Aphids 101

THE TED LARE LOOK
aphids on a branch

We can certainly count ourselves as lucky here in Iowa that our garden pests aren’t as intimidating as warmer states. But just because we aren’t facing down dangerous pests like army ants, venomous spiders, and scorpions, doesn’t mean that our own pests aren’t annoying. While a single aphid by itself can seem nearly harmless, the damage that they can cause when they gather in numbers makes them rank up close to mosquitoes as most hated local insects.

Iowa fall perennial japanese anemoni

Aphids 101:

It’s their numbers that make aphids – also aptly known as “plant lice” – such a burden in our gardens. Each tiny bug sucks the sap from the plant they are on. With enough of these plant lice, it can have devastating effects on your plants as they have the life literally sucked out of them. Your poor plants can go from gorgeous to limp, discolored, or even dying in what seems like the blink of an eye. Aphid infestations grow fast, so you’ll need to be vigilant to save your backyard oasis from invading pests.

The problem with aphids is that they can reproduce incredibly quickly. A couple aphids can easily turn into an invasion overnight. These tiny insects can reproduce sexually or asexually, and the females often hatch from their overwintered eggs already pregnant. With a maturation time of only a week, aphid families grow at an exponential pace adding up to millions of invaders.

aphids on a branch and under a leaf

Aphid Spotting:

Being proactive is a great defense against aphids because it’s easier to deal with getting rid of a few bugs than a horde. Your plants will thank you for protecting them before the damage is done, and you’ll be pleased to maintain the lush, healthy garden aesthetic that you’ve worked to achieve in your garden all year.

Aphids are easy to spot, regardless of the type. While they can come in any variety of colors, from green to gray, or even spotted, they are almost all pear-shaped. They hang out in clusters, often on the new tips of growing plants or on the underside of leaves.

Aphids can be particularly troubling in the late season. Take care to keep a close eye on your plants to spot them early to save you extra work tending to unsightly damage.

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Aphid Damage:

While many gardeners are familiar with what aphids themselves look like, most of us are all too familiar with what aphid damage looks like, and are keen to avoid it every year in our own gardens. Different plants will present different complaints from aphid damage, but often show yellow discoloration, as well as wilted or curled leaves.

As if this attack on our gardens wasn’t enough, the presence of aphids is an invitation for fungus and mold to set in, as well as a likely way for diseases to be spread to your gardens.

aphids on a damaged leaf

Getting Rid of Aphids:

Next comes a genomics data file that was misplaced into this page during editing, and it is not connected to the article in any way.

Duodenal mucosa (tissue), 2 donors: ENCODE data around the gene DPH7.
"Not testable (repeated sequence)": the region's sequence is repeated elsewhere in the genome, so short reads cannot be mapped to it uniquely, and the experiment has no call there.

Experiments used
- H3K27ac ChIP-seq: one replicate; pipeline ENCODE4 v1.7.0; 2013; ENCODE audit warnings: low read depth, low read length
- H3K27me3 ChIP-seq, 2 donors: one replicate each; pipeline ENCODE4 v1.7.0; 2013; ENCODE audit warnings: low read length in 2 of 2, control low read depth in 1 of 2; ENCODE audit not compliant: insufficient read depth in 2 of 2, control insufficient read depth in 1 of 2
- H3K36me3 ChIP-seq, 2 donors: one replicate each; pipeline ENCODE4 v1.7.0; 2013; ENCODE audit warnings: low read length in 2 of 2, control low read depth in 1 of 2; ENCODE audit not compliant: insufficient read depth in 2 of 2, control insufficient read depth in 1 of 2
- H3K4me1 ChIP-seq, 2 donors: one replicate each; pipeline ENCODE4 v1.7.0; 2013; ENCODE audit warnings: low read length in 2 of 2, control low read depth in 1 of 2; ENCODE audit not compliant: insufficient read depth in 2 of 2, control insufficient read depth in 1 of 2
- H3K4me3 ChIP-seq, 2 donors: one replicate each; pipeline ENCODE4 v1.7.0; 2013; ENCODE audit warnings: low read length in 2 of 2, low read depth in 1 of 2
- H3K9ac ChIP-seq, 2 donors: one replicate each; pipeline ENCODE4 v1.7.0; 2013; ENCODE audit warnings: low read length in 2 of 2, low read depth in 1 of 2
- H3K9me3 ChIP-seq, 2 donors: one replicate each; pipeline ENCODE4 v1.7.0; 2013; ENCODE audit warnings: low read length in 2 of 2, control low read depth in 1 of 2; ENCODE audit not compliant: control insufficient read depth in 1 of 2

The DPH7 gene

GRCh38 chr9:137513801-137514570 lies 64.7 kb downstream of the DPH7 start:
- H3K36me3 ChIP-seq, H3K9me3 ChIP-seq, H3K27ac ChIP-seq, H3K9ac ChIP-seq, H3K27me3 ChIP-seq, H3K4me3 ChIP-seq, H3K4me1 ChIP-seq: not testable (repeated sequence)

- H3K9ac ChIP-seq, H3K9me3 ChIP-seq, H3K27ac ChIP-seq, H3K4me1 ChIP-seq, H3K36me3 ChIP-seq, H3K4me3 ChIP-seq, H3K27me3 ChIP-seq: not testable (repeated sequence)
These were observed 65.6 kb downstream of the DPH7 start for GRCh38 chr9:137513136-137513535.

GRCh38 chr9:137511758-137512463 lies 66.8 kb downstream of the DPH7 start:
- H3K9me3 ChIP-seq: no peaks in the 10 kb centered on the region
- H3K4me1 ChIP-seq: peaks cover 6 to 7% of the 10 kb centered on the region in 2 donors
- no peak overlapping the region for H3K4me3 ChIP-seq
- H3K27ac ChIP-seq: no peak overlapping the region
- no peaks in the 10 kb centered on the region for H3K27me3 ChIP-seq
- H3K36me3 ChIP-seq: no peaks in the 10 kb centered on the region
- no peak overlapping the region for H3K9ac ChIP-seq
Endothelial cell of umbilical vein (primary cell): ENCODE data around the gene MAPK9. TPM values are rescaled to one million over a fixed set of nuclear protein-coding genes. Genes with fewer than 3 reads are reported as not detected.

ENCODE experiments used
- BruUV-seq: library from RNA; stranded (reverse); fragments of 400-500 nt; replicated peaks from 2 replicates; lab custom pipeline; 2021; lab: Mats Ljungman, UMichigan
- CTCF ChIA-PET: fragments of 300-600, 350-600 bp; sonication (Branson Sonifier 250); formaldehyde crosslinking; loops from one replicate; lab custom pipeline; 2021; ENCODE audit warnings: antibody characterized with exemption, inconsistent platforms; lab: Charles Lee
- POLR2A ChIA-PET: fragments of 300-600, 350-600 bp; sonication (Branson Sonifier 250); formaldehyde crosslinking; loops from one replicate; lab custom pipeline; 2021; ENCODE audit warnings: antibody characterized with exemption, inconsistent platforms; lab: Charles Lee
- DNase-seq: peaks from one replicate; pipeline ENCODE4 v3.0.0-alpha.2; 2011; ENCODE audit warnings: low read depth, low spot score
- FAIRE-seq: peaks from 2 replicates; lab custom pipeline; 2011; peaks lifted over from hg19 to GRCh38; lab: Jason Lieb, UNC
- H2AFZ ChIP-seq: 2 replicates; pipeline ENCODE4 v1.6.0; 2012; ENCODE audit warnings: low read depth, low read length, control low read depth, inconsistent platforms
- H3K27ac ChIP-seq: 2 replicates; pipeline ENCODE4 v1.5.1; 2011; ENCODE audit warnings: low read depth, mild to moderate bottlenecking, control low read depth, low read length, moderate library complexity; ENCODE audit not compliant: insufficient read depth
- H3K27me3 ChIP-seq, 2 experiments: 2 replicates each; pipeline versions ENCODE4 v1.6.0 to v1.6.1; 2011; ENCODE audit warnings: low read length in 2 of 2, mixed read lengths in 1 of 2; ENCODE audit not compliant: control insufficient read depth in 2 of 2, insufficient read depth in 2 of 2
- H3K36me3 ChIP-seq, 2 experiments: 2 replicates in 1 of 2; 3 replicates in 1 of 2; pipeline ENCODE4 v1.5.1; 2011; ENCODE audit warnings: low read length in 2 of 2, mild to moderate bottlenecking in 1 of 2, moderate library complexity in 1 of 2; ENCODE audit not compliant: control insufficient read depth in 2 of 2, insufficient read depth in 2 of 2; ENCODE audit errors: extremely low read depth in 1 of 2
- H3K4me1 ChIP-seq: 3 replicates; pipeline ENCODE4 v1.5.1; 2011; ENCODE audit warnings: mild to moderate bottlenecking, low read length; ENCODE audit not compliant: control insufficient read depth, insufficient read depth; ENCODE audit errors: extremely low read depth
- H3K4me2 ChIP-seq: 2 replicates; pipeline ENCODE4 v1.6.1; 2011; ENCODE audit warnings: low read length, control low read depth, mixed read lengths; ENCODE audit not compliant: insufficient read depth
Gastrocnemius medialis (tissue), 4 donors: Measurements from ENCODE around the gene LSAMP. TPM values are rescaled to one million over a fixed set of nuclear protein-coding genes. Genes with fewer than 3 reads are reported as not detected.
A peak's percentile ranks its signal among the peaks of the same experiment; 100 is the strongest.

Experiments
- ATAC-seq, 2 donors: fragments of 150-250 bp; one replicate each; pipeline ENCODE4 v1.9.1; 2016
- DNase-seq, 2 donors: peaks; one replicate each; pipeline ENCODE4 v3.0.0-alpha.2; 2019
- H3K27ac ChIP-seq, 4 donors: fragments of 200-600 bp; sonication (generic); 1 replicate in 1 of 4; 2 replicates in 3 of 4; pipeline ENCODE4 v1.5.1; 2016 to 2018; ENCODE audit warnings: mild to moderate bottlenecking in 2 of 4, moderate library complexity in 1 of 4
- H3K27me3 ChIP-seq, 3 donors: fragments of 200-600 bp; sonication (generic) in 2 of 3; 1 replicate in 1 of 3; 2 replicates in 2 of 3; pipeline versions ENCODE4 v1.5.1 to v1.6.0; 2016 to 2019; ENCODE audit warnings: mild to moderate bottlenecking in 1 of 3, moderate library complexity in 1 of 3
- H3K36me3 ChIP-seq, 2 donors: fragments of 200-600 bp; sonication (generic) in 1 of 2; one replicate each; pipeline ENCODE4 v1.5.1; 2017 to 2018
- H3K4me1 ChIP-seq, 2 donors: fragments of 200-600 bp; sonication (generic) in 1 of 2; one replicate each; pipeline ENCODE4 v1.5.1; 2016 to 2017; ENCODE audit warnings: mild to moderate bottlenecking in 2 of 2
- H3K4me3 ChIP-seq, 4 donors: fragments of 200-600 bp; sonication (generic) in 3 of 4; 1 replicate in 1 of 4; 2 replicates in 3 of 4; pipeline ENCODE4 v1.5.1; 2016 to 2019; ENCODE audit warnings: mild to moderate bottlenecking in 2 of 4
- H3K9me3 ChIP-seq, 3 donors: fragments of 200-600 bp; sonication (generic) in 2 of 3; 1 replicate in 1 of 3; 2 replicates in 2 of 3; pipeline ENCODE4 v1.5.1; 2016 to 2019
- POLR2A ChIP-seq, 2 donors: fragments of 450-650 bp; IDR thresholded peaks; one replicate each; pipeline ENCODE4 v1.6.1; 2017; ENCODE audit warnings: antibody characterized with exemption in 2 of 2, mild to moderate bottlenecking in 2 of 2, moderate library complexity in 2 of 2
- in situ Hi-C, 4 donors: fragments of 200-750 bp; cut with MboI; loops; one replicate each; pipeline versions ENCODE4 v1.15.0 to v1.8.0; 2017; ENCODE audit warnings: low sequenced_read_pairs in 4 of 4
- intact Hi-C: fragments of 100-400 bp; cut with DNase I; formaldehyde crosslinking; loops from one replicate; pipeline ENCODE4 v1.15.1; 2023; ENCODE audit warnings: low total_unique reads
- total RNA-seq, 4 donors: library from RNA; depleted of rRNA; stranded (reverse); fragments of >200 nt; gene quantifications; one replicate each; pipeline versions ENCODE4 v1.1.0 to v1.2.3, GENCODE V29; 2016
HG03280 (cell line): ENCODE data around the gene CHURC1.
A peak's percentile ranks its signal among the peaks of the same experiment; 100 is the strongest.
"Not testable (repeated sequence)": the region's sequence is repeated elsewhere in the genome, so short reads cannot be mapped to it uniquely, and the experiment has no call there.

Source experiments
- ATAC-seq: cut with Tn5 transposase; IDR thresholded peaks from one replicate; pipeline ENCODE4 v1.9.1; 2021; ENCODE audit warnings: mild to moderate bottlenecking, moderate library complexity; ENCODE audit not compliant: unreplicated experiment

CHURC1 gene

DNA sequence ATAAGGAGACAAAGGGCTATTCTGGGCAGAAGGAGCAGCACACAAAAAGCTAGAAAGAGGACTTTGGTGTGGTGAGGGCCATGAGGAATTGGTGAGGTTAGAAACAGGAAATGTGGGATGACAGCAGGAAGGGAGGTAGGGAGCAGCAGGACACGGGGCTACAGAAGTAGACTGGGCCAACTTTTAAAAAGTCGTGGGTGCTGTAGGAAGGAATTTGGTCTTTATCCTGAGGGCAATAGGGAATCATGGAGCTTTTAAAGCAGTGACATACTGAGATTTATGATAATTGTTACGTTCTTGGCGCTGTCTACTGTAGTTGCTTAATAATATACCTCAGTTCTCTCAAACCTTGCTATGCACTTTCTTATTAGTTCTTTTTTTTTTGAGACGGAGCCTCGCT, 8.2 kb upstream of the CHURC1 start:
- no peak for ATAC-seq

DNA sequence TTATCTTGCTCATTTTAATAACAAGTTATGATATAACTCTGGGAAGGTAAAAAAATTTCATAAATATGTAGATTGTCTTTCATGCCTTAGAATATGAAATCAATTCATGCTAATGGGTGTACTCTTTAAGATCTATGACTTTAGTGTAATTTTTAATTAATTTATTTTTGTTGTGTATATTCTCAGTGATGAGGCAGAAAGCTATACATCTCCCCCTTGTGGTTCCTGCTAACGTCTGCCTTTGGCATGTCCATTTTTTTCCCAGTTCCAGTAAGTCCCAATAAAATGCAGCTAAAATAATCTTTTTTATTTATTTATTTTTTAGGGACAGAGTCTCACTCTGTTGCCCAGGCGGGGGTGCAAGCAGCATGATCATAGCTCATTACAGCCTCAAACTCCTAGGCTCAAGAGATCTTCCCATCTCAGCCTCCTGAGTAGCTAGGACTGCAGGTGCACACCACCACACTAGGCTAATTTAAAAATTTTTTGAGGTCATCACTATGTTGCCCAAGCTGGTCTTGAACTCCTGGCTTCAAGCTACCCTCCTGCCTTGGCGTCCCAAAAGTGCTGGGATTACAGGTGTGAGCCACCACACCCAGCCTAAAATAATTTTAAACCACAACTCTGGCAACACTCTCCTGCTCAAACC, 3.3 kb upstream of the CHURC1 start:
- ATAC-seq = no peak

Our problems with aphids start with their sheer numbers, but thankfully for us, these pests have almost no defenses, and almost every other garden creature you can think of loves to eat them. The best defense you have against invading aphids is their natural predators, especially if you’re able to identify the pests early before they take over.

For an easy, chemical-free solution, release ladybugs into your garden to do all the heavy lifting for you. Not only are these gorgeous beetles like charming jewels in the garden, they are aphid-devouring machines. These beetles will stay in your garden as long as they need to, so long as they have tasty aphids to eat.
Instead of releasing ladybugs, you can also easily knock off collections of aphids on the undersides of leaves with a strong jet of water, tackling some of their numbers easily and with minimal effort or invasive pest control.

hose spraying leaves with water

For larger or persistent aphid infestations, some gardeners find that they need to turn to more powerful solutions before the damage to their garden is irreversible. When using these stronger solutions, we recommend following these steps:

Neem Oil – an organic insecticide that disrupts the aphid life-cycle and repels other pests. To use, dilute the solution in water as directed on the package and spray affected plants until completely wet.

Insecticidal Soap – a plant-safe liquid soap that is effective against many soft-bodied pests, including aphids. To use, apply in the morning by spraying plants with water, then follow with soap solution. Wait 30 minutes and rinse with water.

Pyrethrum – a very strong chemical insecticide that kills aphids on contact. To use, spray affected areas in early morning. This should only be done if the above steps failed to work.

Using strong chemicals can not only get in the way of you and your family enjoying your garden and yard, but they often wipe out all insect life in your garden. While this sounds promising, it often means that your aphids problem will bounce back even worse after using strong pesticides, because they won’t have any of their predators keeping them in check.

When it comes to aphids, an ounce of prevention is worth a pound of treatment. These pests are tenacious and annoying but can quickly become more frustrating if they take over and damage your beautiful backyard. As we get into aphid season, remember to check your plants often for suspicious starter colonies of the pests so that you can keep your yard and garden aphid-free and beautiful all summer long.

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The Ted Lare Look

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